Students make recycling possible in Champaign

By Emily Bardales

A Campustown recycling program that was set to begin this fall has been postponed to the spring, but students continue to do what they can on their own to recycle.

The city of Champaign had been planning to implement a new recycling program in the University District, but those involved are waiting to hear back about a Coca-Cola recycling grant that the University applied for.

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The city has allocated $2,000 to purchase and pick up recycling containers in the Campustown area, said Patti Anderson, management analyst for public works. However, officials are waiting to move forward with the plan until the University receives information about the grant.

Steve Smith of ABC Recycling has offered to pick up recycling for six months, free of charge and is allowing the use of their containers for the project.

CORE, acronym for Community Organized Recycling Efforts, facilitates recycling and environmental projects and serves as a liaison for anyone with similar goals.

When it comes to campus recycling, Cassie Carroll and Mara Eisenstein, alumnae, and Anthony Santarelli, junior in ACES, are the leaders of CORE. The group recently helped Jacob Shulkin, senior in Engineering, accomplish his goal of offering the option of recycling to the residents of Illini Towers.

“I contacted Cassie Carroll for information on resources on how to start a recycling program and she gave me a detailed list,” Shulkin said. “I made several calls and made a deal with Community Resource, a local recycling hauler.”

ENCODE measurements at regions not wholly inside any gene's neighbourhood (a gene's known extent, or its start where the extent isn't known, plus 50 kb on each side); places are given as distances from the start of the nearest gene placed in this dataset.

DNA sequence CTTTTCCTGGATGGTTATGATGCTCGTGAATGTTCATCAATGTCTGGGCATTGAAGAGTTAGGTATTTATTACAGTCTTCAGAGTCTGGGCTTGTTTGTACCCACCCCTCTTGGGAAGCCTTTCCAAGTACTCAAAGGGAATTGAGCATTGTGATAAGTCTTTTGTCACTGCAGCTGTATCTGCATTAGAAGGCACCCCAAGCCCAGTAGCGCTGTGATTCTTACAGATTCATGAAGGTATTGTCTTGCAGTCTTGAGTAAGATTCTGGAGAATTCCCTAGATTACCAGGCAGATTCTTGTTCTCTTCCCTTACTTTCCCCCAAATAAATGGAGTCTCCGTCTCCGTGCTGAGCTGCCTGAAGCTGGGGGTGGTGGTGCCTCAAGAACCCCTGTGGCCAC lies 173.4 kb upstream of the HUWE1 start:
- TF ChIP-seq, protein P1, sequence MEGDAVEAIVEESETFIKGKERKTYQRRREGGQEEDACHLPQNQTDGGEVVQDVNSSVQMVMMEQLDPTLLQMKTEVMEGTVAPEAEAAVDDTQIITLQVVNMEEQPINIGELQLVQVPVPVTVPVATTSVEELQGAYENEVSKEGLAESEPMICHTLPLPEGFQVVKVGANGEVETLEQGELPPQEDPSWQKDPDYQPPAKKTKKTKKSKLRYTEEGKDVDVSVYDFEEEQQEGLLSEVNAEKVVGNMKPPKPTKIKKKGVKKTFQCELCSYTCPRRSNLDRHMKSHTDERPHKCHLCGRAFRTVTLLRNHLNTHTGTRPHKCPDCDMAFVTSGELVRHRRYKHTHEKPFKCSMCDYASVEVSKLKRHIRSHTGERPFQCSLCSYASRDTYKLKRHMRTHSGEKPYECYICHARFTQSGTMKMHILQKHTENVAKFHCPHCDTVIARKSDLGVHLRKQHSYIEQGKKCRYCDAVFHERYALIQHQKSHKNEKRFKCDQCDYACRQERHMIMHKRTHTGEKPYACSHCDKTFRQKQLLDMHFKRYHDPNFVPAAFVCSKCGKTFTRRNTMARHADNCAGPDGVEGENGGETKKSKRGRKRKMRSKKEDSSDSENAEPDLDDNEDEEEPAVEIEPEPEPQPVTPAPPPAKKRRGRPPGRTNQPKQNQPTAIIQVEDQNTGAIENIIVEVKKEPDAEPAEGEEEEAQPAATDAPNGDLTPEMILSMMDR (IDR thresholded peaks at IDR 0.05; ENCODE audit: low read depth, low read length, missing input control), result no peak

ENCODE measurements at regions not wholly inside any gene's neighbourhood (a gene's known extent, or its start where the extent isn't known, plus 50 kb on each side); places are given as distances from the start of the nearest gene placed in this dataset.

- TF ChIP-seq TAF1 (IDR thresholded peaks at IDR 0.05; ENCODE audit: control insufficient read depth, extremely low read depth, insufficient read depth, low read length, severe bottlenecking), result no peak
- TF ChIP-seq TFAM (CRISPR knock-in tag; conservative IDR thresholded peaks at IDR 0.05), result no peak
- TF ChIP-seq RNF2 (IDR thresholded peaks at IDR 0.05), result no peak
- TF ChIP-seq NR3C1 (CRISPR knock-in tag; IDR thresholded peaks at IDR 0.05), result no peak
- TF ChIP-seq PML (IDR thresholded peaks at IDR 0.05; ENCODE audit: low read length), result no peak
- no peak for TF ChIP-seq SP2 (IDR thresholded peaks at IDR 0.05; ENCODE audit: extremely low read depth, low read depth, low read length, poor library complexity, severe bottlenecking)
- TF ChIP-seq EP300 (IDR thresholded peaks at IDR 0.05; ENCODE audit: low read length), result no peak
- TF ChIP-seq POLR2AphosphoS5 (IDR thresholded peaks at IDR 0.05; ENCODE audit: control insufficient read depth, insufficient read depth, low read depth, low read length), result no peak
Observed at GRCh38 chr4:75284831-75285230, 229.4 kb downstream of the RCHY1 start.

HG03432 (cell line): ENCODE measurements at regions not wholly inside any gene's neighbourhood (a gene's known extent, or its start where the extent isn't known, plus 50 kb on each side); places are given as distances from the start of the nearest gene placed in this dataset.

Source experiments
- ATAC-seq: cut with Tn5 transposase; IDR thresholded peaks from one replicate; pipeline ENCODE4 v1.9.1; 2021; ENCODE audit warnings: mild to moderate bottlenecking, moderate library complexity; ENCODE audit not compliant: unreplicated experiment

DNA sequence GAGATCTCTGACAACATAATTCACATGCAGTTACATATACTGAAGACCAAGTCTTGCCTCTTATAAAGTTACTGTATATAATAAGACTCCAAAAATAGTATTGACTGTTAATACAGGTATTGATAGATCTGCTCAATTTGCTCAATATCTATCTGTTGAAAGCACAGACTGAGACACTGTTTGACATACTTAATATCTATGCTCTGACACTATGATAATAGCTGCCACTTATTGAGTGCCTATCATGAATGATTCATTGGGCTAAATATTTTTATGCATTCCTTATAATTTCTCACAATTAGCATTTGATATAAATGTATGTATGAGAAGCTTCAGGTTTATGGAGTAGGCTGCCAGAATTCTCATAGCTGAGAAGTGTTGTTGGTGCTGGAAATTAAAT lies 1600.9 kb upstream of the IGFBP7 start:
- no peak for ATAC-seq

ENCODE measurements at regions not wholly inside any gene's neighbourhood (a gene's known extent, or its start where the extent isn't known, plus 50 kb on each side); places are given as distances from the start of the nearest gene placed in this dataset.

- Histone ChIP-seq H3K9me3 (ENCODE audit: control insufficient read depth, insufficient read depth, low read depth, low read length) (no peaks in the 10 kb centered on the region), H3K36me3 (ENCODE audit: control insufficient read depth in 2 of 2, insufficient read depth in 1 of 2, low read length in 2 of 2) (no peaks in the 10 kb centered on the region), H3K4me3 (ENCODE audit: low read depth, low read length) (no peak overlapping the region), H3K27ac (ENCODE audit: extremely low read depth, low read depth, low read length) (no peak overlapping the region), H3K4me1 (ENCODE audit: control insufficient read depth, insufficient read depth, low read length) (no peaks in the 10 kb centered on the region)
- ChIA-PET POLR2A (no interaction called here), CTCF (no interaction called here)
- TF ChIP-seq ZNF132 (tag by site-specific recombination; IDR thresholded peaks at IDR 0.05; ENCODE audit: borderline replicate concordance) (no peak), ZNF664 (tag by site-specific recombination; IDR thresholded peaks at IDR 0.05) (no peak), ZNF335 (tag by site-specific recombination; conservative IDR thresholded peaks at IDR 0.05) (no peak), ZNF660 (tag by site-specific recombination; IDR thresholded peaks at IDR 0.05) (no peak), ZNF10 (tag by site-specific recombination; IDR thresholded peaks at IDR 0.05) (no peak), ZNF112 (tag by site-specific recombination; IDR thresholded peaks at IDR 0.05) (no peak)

Illini Towers now has recycling bins in each garbage room where the residents take their garbage to throw down the chute. There are bins for aluminum, paper and plastic.

“Once a week, when the garbage rooms on each floor are locked for the night, the garbage dumpsters at the bottom of the chute were replaced with a ‘green garbage’ dumpster and an RA throws the collected recycled items down the chute of each trash room,” Shulkin said.

Illini Tower also offers ink cartridge recycling, and the Illini Union offers battery recycling as well as ink cartridge, aluminum, paper and plastic recycling.

“Hopefully this will inspire the community to embrace in such efforts and realize the resources available,” Shulkin said.

The members of CORE had their first recycling project at a football tailgate Nov. 15 during the Ohio State game where they distributed recycling bags around the stadium.

“I think it’d be great to have a city-wide pilot recycling program,” Eisenstein said.

While Urbana has a U-Cycle program that has been intact since 1986, Champaign residents must seek out recycling haulers independently.

“People are hesitant and lazy to call up their own hauler, so it doesn’t get done,” Eisenstein said. “As for students, it is virtually impossible in some instances.”

While the city of Champaign does have a 24-hour recycling drop-off site at 1701 Hagan Drive, haulers are only required to provide services to single family homes and four unit apartments, leaving residents of larger apartment buildings with no recycling options.